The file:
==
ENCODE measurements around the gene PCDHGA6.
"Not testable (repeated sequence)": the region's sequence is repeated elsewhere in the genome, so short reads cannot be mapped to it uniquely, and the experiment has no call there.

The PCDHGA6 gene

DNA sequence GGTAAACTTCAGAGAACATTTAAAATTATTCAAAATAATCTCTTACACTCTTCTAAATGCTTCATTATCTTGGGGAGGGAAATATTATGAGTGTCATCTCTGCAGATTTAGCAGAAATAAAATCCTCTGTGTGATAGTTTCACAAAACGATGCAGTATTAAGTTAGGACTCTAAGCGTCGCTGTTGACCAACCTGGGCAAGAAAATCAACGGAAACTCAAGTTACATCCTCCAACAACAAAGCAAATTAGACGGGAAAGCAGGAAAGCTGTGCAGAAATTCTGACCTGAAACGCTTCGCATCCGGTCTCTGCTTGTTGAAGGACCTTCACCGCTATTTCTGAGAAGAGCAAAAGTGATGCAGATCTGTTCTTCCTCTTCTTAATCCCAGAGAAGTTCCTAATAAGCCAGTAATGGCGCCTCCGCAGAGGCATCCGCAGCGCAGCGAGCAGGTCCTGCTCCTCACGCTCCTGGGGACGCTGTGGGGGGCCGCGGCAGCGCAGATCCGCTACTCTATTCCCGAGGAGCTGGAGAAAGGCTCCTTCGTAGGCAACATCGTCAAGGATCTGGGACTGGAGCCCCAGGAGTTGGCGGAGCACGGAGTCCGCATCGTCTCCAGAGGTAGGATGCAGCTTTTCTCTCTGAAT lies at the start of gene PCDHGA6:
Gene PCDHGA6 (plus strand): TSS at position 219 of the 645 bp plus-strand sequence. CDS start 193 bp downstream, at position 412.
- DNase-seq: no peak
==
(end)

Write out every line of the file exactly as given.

ENCODE measurements around the gene PCDHGA6.
"Not testable (repeated sequence)": the region's sequence is repeated elsewhere in the genome, so short reads cannot be mapped to it uniquely, and the experiment has no call there.

The PCDHGA6 gene

DNA sequence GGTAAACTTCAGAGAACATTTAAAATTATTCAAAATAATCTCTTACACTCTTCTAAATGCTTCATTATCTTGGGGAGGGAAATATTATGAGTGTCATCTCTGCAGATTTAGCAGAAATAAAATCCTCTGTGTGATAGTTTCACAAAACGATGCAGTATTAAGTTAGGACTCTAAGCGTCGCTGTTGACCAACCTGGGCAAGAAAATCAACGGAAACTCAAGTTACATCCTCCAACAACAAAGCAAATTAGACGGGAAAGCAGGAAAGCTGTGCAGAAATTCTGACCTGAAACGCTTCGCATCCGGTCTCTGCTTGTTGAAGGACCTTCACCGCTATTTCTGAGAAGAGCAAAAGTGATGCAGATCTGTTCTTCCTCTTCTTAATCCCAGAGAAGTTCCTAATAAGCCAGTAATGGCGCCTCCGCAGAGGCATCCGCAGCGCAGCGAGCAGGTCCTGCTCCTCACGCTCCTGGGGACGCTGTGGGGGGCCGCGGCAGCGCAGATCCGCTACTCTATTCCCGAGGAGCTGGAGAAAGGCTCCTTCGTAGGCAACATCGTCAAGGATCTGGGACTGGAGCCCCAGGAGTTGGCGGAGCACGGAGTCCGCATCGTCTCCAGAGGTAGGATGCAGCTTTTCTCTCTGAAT lies at the start of gene PCDHGA6:
Gene PCDHGA6 (plus strand): TSS at position 219 of the 645 bp plus-strand sequence. CDS start 193 bp downstream, at position 412.
- DNase-seq: no peak